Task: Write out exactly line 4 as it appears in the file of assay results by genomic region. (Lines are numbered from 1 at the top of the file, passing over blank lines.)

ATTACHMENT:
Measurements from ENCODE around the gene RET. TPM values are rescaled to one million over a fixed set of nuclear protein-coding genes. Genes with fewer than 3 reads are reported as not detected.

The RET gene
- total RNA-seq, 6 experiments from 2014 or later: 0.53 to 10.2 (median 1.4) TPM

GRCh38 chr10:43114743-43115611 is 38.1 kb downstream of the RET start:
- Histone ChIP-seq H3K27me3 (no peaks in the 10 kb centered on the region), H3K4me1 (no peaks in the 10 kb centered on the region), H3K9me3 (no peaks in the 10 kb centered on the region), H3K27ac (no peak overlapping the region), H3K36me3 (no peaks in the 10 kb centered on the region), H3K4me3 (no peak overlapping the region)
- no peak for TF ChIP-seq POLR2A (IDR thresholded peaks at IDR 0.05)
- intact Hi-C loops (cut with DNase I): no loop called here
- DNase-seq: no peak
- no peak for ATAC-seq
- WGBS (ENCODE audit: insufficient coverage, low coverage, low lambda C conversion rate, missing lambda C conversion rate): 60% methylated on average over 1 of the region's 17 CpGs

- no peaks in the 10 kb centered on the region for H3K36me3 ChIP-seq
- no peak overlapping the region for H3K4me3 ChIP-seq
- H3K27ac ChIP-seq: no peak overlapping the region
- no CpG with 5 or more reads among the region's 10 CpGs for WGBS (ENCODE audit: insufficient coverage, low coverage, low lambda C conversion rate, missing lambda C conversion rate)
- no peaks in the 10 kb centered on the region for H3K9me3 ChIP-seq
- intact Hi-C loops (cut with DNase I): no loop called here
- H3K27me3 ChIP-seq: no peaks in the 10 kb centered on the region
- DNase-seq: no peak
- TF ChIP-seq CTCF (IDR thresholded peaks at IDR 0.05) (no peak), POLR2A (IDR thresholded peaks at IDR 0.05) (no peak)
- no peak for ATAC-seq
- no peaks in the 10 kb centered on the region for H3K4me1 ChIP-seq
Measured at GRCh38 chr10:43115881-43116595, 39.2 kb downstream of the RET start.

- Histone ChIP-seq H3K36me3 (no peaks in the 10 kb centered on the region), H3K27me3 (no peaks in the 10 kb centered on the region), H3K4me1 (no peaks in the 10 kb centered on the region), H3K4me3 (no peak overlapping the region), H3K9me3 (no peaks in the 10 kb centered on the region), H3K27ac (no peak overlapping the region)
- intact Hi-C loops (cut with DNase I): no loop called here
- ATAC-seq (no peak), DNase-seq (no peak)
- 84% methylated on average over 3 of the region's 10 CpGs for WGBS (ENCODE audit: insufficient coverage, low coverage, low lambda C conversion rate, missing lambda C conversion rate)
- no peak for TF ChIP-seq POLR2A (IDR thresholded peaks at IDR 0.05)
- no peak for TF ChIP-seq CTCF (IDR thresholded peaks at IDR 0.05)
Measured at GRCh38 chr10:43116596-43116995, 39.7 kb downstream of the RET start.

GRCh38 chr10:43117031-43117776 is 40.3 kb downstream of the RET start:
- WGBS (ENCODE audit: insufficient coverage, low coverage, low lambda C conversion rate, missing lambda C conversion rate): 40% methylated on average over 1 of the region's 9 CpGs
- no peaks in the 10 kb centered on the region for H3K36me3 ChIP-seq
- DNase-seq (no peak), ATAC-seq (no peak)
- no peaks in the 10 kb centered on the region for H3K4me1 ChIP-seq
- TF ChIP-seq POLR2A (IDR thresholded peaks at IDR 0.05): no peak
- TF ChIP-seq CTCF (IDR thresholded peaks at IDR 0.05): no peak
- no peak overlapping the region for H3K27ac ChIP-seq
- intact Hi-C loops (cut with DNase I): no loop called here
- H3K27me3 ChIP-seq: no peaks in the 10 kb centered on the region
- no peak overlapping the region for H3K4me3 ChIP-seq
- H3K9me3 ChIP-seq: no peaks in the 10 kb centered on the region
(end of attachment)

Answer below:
GRCh38 chr10:43114743-43115611 is 38.1 kb downstream of the RET start: